Alexis Donneys, Aaron Farberg, Catherine Tchanque-Fossuo, Sagar Deshpande, Steven R. Buchman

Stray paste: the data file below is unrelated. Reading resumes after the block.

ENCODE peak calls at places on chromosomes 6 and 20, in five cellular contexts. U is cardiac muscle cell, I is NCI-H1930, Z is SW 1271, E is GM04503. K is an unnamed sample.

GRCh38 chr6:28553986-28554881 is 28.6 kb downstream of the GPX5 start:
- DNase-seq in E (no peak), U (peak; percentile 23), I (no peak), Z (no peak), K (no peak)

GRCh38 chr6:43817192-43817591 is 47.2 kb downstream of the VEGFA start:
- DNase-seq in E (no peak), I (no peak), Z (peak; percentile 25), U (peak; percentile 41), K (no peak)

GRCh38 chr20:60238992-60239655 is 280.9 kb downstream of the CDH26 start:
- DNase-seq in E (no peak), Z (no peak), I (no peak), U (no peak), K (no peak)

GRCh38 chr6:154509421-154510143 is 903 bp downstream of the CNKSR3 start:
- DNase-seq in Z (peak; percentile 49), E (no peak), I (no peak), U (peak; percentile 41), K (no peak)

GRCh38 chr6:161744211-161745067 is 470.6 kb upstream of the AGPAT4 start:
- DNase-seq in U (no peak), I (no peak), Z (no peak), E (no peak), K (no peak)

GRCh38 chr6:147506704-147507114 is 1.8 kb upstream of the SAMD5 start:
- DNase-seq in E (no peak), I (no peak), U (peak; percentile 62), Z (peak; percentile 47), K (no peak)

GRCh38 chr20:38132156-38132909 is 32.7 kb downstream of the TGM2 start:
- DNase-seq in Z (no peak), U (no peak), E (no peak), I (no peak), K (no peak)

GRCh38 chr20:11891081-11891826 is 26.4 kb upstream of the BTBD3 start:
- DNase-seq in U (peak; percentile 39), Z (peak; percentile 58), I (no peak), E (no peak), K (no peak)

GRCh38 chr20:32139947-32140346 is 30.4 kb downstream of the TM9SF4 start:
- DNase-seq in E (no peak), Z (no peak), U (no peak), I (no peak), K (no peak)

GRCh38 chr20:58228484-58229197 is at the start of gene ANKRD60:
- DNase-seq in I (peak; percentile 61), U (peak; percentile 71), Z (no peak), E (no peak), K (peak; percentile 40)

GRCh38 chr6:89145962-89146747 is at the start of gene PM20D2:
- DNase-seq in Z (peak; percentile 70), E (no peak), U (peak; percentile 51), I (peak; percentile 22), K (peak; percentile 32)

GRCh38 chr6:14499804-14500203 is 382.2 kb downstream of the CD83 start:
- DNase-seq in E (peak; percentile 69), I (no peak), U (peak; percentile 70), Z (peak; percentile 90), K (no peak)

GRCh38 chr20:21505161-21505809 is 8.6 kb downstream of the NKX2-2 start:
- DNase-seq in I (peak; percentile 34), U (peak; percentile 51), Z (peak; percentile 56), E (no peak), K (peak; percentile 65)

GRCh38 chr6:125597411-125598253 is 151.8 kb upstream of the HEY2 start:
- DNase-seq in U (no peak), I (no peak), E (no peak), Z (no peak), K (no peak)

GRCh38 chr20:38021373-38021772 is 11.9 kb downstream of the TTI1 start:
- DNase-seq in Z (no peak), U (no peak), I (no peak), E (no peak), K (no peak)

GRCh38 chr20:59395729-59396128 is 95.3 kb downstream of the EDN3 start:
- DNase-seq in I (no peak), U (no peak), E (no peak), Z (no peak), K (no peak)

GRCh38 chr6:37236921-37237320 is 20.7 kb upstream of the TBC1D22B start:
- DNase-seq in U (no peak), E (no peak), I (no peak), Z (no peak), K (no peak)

Bone regeneration during distraction osteogenesis is intricately associated with an enhanced vascular response. Augmenting this response may offer considerable clinical advantages such as optimizing the quality of regenerate formation, decreasing lengthy consolidation periods, or increasing regenerate size and distance. Using deferoxamine, an angiogenic transcriptional activator, the authors posit that substantial increases in vascular volume beyond the normal response to mechanical distraction can be quantified with micro–computed tomography after vessel perfusion during mandibular distraction osteogenesis. Two groups of Sprague-Dawley rats (n = 12) underwent external fixator placement, mandibular osteotomy, and 5.1-mm distraction. During distraction, the experimental group (n = 6) was treated with deferoxamine injections into the distraction gap. After consolidation, the animals were perfused and imaged with micro–computed tomography. Vascular radiomorphometrics were calculated and statistical comparison was conducted with the independent samples t test. A value of p ≤ 0.05 was considered statistically significant. A 40 percent statistically significant increase in the number of vessels (0.82 vessels/mm versus 1.15 vessels/mm; p < 0.012) and a complementary decrease in the space between vessels (1.18 mm versus 0.86 mm; p < 0.012) were calculated in the experimental regenerate when compared with controls. This robust increase in vascularity could also be readily observed with micro–computed tomographic image reconstruction. Gross examination revealed a denser regenerate in the deferoxamine-injected group that is clearly illustrated with Faxitron radiography. The authors' study quantifies the ability of deferoxamine to augment the vascular response of mandibular distraction osteogenesis and establishes correlations between this therapeutic enrichment and enhanced regenerate formation.